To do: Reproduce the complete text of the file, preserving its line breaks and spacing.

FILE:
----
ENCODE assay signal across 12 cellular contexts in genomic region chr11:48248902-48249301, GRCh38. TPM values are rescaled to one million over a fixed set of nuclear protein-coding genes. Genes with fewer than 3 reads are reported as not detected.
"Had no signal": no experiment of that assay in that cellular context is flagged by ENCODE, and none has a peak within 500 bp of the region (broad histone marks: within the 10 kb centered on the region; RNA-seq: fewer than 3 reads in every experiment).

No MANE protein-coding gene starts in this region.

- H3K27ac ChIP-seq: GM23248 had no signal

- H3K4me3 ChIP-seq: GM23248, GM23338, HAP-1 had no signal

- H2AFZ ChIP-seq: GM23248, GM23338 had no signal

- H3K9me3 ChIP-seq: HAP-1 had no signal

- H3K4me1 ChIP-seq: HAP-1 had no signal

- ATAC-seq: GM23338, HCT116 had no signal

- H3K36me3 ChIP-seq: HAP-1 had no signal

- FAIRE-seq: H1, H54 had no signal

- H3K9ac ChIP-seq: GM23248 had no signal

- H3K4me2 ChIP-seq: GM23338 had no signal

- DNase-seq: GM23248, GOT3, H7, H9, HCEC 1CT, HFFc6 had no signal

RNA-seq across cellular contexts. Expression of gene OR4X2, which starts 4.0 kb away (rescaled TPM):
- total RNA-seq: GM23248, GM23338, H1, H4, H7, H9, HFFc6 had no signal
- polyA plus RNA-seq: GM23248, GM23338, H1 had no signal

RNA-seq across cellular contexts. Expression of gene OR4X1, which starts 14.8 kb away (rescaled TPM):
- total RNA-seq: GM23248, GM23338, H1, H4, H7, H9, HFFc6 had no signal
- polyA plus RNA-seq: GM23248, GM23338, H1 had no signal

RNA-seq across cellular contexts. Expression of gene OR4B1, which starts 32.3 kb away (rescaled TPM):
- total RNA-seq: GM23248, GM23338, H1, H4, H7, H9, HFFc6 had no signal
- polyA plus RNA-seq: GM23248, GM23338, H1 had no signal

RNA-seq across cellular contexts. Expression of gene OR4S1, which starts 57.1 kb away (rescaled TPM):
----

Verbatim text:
ENCODE assay signal across 12 cellular contexts in genomic region chr11:48248902-48249301, GRCh38. TPM values are rescaled to one million over a fixed set of nuclear protein-coding genes. Genes with fewer than 3 reads are reported as not detected.
"Had no signal": no experiment of that assay in that cellular context is flagged by ENCODE, and none has a peak within 500 bp of the region (broad histone marks: within the 10 kb centered on the region; RNA-seq: fewer than 3 reads in every experiment).

No MANE protein-coding gene starts in this region.

- H3K27ac ChIP-seq: GM23248 had no signal

- H3K4me3 ChIP-seq: GM23248, GM23338, HAP-1 had no signal

- H2AFZ ChIP-seq: GM23248, GM23338 had no signal

- H3K9me3 ChIP-seq: HAP-1 had no signal

- H3K4me1 ChIP-seq: HAP-1 had no signal

- ATAC-seq: GM23338, HCT116 had no signal

- H3K36me3 ChIP-seq: HAP-1 had no signal

- FAIRE-seq: H1, H54 had no signal

- H3K9ac ChIP-seq: GM23248 had no signal

- H3K4me2 ChIP-seq: GM23338 had no signal

- DNase-seq: GM23248, GOT3, H7, H9, HCEC 1CT, HFFc6 had no signal

RNA-seq across cellular contexts. Expression of gene OR4X2, which starts 4.0 kb away (rescaled TPM):
- total RNA-seq: GM23248, GM23338, H1, H4, H7, H9, HFFc6 had no signal
- polyA plus RNA-seq: GM23248, GM23338, H1 had no signal

RNA-seq across cellular contexts. Expression of gene OR4X1, which starts 14.8 kb away (rescaled TPM):
- total RNA-seq: GM23248, GM23338, H1, H4, H7, H9, HFFc6 had no signal
- polyA plus RNA-seq: GM23248, GM23338, H1 had no signal

RNA-seq across cellular contexts. Expression of gene OR4B1, which starts 32.3 kb away (rescaled TPM):
- total RNA-seq: GM23248, GM23338, H1, H4, H7, H9, HFFc6 had no signal
- polyA plus RNA-seq: GM23248, GM23338, H1 had no signal

RNA-seq across cellular contexts. Expression of gene OR4S1, which starts 57.1 kb away (rescaled TPM):